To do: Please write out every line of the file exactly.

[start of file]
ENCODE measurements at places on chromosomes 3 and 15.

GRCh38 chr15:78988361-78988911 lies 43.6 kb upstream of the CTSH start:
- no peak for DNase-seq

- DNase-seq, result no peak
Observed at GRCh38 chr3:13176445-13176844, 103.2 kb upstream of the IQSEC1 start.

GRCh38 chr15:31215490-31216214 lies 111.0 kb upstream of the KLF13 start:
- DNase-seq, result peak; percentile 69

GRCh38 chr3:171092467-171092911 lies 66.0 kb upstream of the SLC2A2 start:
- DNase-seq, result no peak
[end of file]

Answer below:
ENCODE measurements at places on chromosomes 3 and 15.

GRCh38 chr15:78988361-78988911 lies 43.6 kb upstream of the CTSH start:
- no peak for DNase-seq

- DNase-seq, result no peak
Observed at GRCh38 chr3:13176445-13176844, 103.2 kb upstream of the IQSEC1 start.

GRCh38 chr15:31215490-31216214 lies 111.0 kb upstream of the KLF13 start:
- DNase-seq, result peak; percentile 69

GRCh38 chr3:171092467-171092911 lies 66.0 kb upstream of the SLC2A2 start:
- DNase-seq, result no peak